medwireNews: Findings from the T1D Exchange clinic registry suggest a more than twofold increased risk for diabetic ketoacidosis (DKA) in people who are moderate users of cannabis.
The 61 individuals with a cannabis score greater than 4 on the Alcohol, Smoking and Substance Involvement Screening Test were younger than the 871 who used cannabis less often or not at all. They were also more likely to be male, less educated, younger at type 1 diabetes diagnosis, less likely to use continuous glucose monitoring, and to have a higher glycated hemoglobin level.
After accounting for age, sex, and glycated hemoglobin level, moderate cannabis users were a significant 2.5-fold more likely than lighter or nonusers to have been admitted to hospital with DKA within the previous 12 months.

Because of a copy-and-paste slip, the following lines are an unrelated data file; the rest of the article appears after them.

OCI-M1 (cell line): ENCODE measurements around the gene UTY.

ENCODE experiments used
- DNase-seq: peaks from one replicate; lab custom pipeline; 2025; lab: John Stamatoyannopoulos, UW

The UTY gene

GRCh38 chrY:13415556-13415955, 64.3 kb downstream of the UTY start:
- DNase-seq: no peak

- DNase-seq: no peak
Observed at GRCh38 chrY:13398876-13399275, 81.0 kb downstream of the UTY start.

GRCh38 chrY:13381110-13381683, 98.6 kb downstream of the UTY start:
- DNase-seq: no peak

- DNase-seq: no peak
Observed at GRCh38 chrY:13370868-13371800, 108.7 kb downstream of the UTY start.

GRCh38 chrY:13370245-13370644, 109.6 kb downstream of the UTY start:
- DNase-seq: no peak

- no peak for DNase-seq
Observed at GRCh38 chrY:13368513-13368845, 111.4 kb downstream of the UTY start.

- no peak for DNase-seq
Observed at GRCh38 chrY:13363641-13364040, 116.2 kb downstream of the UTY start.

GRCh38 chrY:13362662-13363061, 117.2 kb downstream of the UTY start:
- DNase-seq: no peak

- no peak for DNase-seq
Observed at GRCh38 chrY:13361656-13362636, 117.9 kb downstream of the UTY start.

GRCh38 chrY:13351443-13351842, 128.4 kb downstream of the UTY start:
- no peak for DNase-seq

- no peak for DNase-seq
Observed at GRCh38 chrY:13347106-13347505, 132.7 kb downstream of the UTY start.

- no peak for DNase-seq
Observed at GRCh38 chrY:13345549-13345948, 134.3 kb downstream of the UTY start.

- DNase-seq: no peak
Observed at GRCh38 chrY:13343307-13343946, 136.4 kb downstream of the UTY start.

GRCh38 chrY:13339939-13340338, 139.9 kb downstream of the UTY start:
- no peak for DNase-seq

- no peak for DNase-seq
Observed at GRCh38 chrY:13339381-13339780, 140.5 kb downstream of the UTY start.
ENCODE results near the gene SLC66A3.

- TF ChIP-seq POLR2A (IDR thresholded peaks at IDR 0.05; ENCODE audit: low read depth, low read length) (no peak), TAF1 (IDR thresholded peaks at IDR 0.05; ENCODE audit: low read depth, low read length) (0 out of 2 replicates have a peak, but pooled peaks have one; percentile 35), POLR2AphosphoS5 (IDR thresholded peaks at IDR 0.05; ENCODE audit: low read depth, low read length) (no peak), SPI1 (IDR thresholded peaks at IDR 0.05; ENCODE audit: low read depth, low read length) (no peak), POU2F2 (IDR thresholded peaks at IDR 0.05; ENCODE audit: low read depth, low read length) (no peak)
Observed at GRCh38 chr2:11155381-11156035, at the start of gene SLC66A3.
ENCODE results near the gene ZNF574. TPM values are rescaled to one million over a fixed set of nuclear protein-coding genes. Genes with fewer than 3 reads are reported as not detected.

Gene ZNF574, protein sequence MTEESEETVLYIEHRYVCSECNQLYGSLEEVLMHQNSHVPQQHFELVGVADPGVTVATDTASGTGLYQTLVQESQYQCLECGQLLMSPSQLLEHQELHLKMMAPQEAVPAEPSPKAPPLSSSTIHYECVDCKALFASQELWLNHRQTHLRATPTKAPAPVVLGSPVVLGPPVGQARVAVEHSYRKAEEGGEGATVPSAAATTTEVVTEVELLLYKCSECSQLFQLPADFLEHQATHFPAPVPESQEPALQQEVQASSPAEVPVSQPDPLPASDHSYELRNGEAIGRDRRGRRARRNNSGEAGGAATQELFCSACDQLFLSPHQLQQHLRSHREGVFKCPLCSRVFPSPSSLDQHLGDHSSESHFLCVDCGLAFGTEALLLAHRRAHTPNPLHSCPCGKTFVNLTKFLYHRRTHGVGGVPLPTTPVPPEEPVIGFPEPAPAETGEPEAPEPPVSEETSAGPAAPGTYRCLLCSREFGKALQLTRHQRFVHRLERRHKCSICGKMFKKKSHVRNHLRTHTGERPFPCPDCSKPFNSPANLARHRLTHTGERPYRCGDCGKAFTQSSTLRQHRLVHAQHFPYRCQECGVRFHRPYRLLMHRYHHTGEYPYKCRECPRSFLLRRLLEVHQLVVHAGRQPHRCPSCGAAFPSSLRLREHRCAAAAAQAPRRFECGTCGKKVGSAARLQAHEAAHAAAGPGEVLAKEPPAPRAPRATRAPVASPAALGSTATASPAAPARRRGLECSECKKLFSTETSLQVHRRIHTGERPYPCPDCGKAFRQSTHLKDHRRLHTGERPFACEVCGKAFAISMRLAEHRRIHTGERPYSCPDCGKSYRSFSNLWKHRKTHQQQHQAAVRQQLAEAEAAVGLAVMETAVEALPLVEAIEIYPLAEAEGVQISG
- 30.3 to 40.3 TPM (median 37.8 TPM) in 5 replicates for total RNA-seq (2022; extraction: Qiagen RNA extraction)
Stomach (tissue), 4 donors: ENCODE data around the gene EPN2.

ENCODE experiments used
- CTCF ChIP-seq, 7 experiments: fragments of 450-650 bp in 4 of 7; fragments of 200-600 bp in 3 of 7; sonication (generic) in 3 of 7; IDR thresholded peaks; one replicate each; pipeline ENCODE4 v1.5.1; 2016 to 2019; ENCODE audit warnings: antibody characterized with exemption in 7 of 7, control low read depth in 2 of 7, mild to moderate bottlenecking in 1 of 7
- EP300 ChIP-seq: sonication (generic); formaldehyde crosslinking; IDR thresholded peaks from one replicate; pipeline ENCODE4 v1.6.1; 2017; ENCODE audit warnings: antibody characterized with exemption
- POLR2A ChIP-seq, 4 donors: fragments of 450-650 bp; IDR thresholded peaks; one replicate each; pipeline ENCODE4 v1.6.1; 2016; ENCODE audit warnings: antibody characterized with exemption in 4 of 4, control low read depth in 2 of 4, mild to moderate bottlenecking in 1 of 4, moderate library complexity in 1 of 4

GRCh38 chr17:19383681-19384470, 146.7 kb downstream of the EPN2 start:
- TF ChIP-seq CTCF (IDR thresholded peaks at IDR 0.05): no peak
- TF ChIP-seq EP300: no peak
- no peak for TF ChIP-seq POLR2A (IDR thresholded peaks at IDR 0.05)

Gregory Kinney (University of Colorado, Aurora, USA) and co-researchers say that cannabis use could contribute to DKA risk through mechanisms including its effect on gastric motility, on appetite, and on users’ perceptions of hypoglycemia.
They say that “this potentially problematic aspect of cannabis use should be assessed in patients with type 1 diabetes,” and advise doctors to discuss its possible effects on glycemic control with their patients who use the drug.
The findings are published in Diabetes Care.
medwireNews is an independent medical news service provided by Springer Healthcare. © 2019 Springer Healthcare part of the Springer Nature group